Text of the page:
Malaysia is widely known for its diverse culture and remarkable heritage, owing to the country’s unique historical and geographical context. In fact, the United Nations Educational, Scientific, and Cultural Organisation, also known as UNESCO, has recognised four World Heritage Sites in Malaysia for their irreplaceable value to mankind.
Of the four, two are recognised as cultural sites and the other two as natural sites. The recognition of these sites bears great significance as UNESCO adheres to strict selection criteria, resulting in only 1,154 World Heritage Sites in the world today. Sites can also be delisted if they do not maintain integrity in their management plans.
Not only do these four World Heritage Sites make up an important part of Malaysia’s DNA, they also offer amazing sights and features that you should experience at least once in your life. How many have you visited?
1. Kinabalu Park
Kinabalu Park was established in 1974 as one of Malaysia’s first national parks, earning a spot on the UNESCO World Heritage Site list in 2000. Sprawled across 75,370 hectares of tropical rainforest in Sabah—93 per cent of which is still untouched—it is home to three of the tallest mountains in the country, namely Mount Kinabalu (4,095m), Mount Trusmadi (2,642m), and Mount Tambuyukon (2,579m). Aside from breath-taking mountainside views, nature lovers stand to discover more than 1,000 species of orchids, 78 species of Ficus, 60 species of ferns, and 326 species of birds in the park’s flourishing ecosystem.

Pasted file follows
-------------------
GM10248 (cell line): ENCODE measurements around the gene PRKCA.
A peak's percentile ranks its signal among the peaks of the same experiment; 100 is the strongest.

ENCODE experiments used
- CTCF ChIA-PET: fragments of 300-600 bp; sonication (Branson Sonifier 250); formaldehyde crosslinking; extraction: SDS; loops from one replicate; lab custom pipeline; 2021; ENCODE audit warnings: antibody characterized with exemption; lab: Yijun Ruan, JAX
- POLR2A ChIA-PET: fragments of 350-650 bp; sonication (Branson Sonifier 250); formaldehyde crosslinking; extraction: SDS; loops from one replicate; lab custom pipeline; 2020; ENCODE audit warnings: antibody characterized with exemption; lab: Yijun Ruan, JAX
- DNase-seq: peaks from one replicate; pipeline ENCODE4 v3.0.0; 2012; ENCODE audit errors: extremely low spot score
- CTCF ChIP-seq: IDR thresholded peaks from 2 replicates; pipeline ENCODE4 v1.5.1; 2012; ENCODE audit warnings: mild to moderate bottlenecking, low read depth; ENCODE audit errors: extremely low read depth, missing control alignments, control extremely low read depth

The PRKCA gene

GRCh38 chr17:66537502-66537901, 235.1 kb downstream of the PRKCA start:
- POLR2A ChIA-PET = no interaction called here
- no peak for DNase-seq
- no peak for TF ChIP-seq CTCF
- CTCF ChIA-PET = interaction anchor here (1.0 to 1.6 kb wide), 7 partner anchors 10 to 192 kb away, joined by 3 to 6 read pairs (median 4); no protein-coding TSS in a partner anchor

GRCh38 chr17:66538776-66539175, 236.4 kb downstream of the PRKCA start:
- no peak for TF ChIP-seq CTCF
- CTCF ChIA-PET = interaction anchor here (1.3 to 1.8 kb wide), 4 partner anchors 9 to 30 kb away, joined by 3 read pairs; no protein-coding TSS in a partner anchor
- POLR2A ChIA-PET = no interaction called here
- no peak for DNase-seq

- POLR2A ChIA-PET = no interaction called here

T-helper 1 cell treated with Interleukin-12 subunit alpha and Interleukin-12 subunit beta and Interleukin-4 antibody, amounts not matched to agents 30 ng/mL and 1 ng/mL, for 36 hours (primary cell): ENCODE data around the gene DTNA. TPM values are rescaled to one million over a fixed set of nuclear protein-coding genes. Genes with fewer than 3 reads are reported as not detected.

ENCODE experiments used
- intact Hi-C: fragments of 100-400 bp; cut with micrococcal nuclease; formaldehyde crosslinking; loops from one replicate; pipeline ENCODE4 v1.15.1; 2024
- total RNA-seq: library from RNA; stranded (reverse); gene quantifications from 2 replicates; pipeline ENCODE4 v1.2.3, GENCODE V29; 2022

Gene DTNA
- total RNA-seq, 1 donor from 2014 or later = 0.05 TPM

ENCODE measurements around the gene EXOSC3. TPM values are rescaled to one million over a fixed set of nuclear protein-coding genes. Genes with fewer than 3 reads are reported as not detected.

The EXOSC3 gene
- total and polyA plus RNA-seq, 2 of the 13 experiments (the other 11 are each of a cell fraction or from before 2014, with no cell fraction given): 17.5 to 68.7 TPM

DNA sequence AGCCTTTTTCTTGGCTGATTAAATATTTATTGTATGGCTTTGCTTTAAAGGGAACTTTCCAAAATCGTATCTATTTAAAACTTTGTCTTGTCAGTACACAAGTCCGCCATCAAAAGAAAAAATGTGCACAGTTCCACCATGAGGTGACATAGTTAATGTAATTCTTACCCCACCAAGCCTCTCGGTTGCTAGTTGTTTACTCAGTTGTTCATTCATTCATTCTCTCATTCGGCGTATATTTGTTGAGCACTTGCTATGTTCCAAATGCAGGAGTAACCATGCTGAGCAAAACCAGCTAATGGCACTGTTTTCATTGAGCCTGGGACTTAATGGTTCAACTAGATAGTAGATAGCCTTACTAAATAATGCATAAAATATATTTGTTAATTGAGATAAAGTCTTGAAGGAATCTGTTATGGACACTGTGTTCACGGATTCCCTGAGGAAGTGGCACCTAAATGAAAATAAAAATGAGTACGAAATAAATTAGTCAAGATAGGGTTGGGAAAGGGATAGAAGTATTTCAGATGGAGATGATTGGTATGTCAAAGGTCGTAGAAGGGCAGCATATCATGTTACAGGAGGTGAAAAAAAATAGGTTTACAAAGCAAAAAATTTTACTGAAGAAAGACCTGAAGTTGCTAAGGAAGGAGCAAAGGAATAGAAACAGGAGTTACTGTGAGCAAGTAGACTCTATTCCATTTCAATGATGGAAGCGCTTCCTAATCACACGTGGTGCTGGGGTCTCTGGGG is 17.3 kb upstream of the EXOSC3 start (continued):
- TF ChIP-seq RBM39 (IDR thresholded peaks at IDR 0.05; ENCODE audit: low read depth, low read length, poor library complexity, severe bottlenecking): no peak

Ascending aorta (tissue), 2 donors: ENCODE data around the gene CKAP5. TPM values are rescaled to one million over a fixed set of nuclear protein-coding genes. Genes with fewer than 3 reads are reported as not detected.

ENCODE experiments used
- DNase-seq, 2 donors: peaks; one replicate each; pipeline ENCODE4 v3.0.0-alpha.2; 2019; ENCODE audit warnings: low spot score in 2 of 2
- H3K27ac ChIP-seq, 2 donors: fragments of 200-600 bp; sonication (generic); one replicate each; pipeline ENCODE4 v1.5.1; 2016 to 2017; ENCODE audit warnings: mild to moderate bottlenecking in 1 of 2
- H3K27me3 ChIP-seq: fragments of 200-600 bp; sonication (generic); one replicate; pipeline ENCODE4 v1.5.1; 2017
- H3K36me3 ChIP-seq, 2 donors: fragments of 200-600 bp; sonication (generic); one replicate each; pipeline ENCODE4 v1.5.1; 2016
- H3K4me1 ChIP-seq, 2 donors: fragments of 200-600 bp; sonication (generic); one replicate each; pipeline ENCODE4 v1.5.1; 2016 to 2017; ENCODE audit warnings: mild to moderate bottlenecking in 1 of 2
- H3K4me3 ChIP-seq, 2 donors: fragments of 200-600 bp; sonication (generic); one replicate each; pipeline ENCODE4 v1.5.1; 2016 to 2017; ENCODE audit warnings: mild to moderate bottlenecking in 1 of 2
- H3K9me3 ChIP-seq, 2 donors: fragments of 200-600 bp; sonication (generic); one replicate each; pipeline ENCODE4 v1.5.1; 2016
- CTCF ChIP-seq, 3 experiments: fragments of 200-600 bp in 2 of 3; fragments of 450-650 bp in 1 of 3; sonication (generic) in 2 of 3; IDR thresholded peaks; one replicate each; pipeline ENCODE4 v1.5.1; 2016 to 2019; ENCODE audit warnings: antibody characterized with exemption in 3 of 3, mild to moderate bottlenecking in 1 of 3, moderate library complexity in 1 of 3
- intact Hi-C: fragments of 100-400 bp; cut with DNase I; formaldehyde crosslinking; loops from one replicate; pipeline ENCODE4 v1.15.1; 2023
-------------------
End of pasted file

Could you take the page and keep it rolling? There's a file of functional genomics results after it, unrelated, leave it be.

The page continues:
What’s more, the park and its surrounding three districts are collectively on track to be recognised as a UNESCO Global Geopark site, forming a single unified geographical area that’s “managed with a holistic concept of protection, education, and sustainable development.”
2. Gunung Mulu National Park
Inscribed as a natural UNESCO World Heritage Site in 2000, Gunung Mulu National Park is the most studied tropical karst area in the world. The park spans a massive 52,864 hectares and is famous for its impressive biodiversity and karst limestone features. It boasts at least 295km of explored caves, which is home to millions of swiftlets, bats, and the Sarawak Chamber—the largest known cave chamber in the world.
One of its most distinctive features is the dramatic white limestone pinnacles at Mount Api, formed over 1.5 million years ago. Fun fact: these are the very same rock formations found on the RM100 banknote! Plus, there are seventeen vegetation zones in the park supporting an abundance of flora and fauna. Needless to say, visitors are sure to be awed by the exceptional natural beauty of the ra
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